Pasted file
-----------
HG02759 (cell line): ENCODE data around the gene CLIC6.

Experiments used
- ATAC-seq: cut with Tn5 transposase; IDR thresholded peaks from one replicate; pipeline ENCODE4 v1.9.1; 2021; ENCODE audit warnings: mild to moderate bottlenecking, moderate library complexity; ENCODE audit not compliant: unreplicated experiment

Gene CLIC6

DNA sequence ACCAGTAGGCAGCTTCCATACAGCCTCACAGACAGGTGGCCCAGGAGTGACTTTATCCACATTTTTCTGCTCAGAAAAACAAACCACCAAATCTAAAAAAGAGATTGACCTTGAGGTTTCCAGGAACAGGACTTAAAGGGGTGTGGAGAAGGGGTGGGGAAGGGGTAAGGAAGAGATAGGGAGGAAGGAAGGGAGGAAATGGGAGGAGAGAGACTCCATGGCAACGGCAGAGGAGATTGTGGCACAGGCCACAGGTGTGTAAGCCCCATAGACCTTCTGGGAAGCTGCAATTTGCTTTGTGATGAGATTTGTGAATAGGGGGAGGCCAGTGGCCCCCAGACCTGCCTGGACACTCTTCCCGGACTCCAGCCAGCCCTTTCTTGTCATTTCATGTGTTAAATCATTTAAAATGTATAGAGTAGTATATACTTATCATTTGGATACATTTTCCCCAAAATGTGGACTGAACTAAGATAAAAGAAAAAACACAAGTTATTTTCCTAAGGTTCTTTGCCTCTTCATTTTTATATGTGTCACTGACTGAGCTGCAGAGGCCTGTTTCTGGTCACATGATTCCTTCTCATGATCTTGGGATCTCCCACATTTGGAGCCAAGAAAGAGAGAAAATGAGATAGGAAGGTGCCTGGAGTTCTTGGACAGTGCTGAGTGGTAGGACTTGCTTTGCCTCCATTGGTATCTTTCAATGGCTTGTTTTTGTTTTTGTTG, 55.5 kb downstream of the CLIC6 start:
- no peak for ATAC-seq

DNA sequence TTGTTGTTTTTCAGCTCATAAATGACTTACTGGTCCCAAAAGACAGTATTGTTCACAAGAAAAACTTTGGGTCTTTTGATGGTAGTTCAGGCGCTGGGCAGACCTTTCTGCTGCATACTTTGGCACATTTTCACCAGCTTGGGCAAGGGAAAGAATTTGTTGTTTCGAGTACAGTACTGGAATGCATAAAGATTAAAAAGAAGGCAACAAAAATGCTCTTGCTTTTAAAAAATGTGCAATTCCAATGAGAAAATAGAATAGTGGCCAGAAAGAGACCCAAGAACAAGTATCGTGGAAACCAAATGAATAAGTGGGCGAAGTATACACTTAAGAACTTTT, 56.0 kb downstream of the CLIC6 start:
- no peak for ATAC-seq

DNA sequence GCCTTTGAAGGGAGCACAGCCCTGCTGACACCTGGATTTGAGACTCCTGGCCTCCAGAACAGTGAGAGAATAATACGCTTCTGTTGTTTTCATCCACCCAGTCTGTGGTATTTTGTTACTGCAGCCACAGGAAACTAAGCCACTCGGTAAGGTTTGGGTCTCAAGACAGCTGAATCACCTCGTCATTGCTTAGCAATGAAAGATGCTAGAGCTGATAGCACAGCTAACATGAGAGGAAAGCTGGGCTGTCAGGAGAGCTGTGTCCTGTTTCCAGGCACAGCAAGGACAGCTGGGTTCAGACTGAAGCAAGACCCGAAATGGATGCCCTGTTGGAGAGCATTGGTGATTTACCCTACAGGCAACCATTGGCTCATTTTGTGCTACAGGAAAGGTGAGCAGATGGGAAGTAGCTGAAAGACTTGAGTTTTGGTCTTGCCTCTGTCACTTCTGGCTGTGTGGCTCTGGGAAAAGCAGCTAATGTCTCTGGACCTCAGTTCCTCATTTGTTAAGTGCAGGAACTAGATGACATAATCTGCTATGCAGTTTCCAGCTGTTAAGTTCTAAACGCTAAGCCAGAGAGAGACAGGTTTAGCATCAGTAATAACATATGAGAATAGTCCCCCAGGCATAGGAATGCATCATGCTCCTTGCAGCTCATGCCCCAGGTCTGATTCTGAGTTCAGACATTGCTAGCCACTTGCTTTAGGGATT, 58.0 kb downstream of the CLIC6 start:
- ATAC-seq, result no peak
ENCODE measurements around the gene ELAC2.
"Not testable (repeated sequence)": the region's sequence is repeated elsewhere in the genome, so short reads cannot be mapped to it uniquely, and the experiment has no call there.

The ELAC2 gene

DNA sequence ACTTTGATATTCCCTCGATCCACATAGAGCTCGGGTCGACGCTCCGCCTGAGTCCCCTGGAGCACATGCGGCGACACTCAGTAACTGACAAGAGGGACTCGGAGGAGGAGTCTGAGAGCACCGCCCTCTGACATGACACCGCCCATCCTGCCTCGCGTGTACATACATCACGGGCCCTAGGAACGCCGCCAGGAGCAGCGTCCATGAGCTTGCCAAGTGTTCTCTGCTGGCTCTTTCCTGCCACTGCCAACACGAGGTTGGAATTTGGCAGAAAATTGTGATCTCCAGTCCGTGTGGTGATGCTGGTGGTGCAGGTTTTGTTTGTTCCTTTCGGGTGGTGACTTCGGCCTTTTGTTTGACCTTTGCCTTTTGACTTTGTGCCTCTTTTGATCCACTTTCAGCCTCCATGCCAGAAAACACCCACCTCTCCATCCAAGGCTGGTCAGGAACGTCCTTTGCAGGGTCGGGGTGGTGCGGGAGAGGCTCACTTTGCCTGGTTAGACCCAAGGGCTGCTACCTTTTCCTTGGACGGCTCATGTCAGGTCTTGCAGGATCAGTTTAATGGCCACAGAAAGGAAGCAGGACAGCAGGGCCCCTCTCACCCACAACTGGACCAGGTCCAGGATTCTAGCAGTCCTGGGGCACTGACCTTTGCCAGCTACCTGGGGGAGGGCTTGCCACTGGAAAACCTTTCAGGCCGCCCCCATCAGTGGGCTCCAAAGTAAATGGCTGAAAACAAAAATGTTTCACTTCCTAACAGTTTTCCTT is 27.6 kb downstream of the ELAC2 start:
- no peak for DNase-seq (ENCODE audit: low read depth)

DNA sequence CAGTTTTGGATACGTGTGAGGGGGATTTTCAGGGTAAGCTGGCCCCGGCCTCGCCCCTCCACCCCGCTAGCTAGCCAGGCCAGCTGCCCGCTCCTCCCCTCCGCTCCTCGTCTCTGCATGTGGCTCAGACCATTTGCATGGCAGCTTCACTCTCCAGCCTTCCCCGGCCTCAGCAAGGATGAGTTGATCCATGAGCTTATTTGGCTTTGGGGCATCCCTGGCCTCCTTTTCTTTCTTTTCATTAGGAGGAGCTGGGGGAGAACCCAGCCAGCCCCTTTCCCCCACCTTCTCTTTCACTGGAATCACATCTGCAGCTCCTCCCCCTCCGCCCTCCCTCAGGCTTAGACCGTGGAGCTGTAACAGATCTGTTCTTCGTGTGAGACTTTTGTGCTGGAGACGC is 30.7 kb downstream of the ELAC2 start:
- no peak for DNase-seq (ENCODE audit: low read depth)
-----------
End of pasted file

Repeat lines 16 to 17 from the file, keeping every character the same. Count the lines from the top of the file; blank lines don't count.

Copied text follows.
DNA sequence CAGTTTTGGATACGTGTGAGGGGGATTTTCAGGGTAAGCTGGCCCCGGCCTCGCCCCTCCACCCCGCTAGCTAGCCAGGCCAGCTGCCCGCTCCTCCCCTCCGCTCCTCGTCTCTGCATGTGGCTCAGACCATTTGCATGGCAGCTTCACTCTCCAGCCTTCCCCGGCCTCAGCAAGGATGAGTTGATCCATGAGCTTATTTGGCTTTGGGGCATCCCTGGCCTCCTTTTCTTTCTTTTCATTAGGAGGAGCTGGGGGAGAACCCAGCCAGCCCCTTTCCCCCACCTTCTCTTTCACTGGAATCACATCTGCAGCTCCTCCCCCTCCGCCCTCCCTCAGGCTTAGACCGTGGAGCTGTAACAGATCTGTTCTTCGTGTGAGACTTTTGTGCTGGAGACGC is 30.7 kb downstream of the ELAC2 start:
- no peak for DNase-seq (ENCODE audit: low read depth)